The Gift of Estate Planning

Estate Planning can be difficult because it requires us to think about our mortality. However, providing important documents

is a gift not only to your family members, but a gift of peace of mind to yourself.

The Gift of Estate Planning

By D. Bruce Berkinshaw, Private Wealth Advisor - Trust,

FineMark National Bank & Trust

For many of us, Estate Planning can be difficult as none of us really want to address our mortality or even a time when we may no longer be able to handle our affairs – yet one or both of those events is inevitable.

Assume for a moment that yesterday you passed away or no longer had the capability to manage your affairs. Is your spouse or another family member able to step into your shoes, know who to
contact for assistance, or how to locate and access your important papers or computer files?

Typically spouses divvy up duties in the marriage with the financial aspects relegated to one spouse. This puts the other person at a potential disadvantage upon the spouse’s death or incapacity especially at a time when they are not prepared emotionally to learn or assume the other person’s duties.

What can you do to ease the burden?

Consider creating some basic planning documents – think of the five (5) fingers on your hand. Each of us should consider having a:

  1. Will which provides for the disposition of property titled in our individual names.
  2. Revocable Trust into which to transfer title to your assets, manage your assets during your lifetime and provide an easy transition in the event of incapacity or death.
  3. Health Care Surrogate or Power allowing named individuals to act on your behalf to make medical decisions if you are unable to do so.
  4. Durable Power of Attorney allowing others to act for you in the event of incapacity; and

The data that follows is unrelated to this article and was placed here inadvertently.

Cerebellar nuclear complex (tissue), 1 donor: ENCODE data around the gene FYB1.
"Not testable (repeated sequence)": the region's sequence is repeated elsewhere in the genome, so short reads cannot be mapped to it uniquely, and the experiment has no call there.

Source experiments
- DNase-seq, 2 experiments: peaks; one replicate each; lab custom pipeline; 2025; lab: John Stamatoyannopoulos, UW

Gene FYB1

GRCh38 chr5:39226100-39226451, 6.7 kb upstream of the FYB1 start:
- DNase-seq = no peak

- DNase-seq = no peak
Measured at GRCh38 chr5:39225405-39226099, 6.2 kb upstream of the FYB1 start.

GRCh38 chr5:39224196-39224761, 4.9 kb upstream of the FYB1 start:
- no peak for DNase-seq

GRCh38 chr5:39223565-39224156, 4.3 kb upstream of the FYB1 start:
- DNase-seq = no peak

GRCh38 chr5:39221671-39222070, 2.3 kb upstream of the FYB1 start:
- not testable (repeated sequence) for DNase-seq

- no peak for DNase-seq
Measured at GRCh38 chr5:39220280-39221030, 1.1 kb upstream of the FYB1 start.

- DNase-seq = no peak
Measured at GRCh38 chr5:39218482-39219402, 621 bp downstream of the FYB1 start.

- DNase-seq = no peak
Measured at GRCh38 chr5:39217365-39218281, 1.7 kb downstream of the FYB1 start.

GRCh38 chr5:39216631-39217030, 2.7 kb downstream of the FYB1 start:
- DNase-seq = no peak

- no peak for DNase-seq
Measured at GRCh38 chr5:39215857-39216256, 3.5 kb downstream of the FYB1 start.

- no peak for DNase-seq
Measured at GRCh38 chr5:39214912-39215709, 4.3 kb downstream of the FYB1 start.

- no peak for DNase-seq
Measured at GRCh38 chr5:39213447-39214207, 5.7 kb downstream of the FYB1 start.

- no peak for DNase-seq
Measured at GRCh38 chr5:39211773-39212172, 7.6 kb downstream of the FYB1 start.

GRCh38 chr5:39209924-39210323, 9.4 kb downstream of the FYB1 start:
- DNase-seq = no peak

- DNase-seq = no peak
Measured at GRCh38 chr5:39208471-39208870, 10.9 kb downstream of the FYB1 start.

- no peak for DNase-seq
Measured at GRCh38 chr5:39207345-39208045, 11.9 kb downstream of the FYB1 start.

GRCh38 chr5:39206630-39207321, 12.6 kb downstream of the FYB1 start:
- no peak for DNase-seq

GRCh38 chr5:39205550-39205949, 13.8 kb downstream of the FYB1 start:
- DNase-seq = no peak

5. Living Will allowing you to control in an end-stage situation sustenance and hydration etc. that you want or do not want to receive.

Finally, think of having a DNRO – Do Not Resuscitate Order on hand if you are or may be in a situation medically where you do not want to be resuscitated – your Living Will will not stop medical personnel from efforts to resuscitate.

Document Storage

Once you have these planning documents, the next step is to determine where you will retain them. In addition to
standard paper files or your computer, many people are storing files electronically in a Cloud based program such as Drop Box, My Virtual Strong Box or My Personal DataSafe (MPDS ) for easy access anywhere. MPDS specifically allows you to share access, limited or full, with parties of your choice and under different circumstances.

It also makes available a medical emergency card to be carried on your person to provide online controlled access to medical information such as blood type, medications, medical conditions or allergies to emergency personnel should you personally not be able to do so.

Providing for ready access to your Wills / Trust Documents / Powers of Attorney / Vehicle and Real Estate Titles / Mortgage and Loan Documents / Cemetery Deeds and Final Wishes / Medical Information / Life Insurance Policies /
Financial Accounts / Tax Returns / Passwords / Retirement Accounts / Military Records / Passports / Birth Certificates, etc. in one location is a gift not only to your spouse and other family members, but a gift of peace of mind to yourself.

Whether you go to The Cloud or maintain paper files, take some time to make this gift to others in your family. It is not an easy process, but is extremely satisfying when it is done and your family will appreciate it in the future.

If you have any questions about this article, stop by or call your FineMark Office. We are always happy to help.